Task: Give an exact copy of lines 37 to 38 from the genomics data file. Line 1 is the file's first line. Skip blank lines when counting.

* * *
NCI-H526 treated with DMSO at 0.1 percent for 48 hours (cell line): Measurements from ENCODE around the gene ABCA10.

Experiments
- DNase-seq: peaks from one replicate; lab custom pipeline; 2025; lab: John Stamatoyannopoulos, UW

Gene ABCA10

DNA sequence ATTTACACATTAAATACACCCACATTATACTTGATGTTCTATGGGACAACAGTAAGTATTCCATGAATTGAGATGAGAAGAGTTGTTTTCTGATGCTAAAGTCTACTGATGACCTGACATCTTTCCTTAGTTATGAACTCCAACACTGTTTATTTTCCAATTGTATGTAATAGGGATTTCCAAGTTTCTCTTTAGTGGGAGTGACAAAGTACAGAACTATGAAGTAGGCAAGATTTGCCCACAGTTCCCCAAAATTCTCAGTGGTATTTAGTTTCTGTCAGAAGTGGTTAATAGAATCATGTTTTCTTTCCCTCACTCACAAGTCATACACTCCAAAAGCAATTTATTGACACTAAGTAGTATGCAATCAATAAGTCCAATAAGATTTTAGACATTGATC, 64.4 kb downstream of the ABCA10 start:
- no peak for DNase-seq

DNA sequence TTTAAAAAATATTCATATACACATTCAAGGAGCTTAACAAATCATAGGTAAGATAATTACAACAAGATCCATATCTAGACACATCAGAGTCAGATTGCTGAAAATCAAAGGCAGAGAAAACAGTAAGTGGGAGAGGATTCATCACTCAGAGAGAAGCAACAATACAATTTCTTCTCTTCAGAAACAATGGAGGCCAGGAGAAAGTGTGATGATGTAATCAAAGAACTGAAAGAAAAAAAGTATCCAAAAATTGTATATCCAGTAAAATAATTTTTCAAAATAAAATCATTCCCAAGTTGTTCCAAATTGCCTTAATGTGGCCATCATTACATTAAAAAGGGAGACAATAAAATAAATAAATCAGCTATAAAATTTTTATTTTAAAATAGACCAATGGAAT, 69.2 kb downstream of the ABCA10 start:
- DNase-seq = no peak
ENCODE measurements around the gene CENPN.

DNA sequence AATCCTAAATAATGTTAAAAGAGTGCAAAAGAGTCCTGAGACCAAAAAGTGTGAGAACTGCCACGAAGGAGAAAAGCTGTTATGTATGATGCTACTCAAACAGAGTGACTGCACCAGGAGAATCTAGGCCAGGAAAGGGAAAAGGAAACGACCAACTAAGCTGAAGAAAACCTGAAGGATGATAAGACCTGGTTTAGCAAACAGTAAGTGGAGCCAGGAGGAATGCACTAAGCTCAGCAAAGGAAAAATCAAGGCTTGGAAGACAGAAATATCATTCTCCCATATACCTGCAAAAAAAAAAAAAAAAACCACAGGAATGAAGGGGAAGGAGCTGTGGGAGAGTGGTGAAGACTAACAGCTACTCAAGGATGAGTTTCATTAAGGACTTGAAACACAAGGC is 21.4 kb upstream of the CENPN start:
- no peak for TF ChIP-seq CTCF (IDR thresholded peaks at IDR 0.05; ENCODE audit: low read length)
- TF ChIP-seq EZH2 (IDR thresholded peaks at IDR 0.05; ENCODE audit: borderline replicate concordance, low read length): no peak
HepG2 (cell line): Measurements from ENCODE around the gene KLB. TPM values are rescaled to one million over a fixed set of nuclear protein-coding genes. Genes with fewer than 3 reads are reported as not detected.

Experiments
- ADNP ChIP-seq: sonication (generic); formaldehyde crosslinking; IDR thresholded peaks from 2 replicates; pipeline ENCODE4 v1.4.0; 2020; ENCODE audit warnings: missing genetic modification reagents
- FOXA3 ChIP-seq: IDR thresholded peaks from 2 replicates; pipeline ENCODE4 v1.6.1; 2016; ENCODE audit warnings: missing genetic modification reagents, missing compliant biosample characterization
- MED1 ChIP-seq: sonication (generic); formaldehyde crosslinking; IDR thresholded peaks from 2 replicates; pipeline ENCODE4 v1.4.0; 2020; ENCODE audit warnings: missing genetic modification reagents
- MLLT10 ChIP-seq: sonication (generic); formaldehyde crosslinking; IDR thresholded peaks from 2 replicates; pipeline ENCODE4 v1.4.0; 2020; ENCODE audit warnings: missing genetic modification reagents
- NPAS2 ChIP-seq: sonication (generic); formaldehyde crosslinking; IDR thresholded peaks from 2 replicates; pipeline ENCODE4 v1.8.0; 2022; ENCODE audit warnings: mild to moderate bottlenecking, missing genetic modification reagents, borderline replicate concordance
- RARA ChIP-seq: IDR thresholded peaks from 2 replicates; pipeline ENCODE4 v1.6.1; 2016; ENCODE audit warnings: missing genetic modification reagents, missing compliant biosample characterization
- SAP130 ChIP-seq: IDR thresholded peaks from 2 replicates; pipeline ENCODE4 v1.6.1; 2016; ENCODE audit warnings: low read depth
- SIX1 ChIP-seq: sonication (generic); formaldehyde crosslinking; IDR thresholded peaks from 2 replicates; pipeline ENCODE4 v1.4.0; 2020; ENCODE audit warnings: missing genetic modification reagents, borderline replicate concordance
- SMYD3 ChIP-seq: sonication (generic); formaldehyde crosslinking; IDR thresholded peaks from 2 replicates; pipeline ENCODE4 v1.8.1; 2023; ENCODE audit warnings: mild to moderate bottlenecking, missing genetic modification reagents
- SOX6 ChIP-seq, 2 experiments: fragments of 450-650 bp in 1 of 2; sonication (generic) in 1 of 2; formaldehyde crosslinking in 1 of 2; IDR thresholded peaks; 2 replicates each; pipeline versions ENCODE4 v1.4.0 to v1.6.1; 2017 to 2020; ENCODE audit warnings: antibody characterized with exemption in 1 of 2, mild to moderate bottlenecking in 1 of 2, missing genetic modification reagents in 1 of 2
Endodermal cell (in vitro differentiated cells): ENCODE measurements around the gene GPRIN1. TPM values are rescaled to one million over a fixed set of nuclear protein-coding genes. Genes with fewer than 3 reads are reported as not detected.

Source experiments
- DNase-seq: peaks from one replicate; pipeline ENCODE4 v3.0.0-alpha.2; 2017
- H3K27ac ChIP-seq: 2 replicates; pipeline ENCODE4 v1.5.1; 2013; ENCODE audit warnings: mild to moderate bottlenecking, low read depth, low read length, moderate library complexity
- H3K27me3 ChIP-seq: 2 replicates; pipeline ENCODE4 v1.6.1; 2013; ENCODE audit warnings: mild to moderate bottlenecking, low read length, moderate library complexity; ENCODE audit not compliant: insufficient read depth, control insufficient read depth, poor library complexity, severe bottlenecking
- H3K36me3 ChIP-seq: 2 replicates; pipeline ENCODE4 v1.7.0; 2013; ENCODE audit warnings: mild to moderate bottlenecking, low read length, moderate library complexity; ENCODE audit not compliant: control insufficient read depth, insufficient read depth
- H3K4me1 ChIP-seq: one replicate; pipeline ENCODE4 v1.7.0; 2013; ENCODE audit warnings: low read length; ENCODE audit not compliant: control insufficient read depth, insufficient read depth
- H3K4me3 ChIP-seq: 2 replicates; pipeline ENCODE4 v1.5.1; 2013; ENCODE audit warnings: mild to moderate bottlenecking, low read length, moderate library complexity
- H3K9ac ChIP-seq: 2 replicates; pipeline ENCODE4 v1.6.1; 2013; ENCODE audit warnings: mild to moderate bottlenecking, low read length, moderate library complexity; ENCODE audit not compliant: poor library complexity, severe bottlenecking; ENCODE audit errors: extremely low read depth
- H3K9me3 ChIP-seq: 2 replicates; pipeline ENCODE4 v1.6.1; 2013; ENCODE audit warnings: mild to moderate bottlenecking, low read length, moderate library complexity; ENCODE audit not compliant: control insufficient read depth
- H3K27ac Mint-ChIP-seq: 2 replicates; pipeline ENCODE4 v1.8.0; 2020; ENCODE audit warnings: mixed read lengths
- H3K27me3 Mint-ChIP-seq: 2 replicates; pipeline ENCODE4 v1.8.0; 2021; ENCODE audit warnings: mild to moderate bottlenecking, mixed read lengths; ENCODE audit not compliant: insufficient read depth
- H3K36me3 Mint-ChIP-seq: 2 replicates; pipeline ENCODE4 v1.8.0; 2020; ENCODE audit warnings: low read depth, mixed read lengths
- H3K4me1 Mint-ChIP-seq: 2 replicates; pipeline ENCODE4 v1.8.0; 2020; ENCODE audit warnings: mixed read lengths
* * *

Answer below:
- H3K36me3 Mint-ChIP-seq: 2 replicates; pipeline ENCODE4 v1.8.0; 2020; ENCODE audit warnings: low read depth, mixed read lengths
- H3K4me1 Mint-ChIP-seq: 2 replicates; pipeline ENCODE4 v1.8.0; 2020; ENCODE audit warnings: mixed read lengths